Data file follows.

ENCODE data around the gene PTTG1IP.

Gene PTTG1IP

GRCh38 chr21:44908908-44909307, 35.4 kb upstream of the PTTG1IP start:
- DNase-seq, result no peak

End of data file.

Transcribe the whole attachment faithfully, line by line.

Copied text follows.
ENCODE data around the gene PTTG1IP.

Gene PTTG1IP

GRCh38 chr21:44908908-44909307, 35.4 kb upstream of the PTTG1IP start:
- DNase-seq, result no peak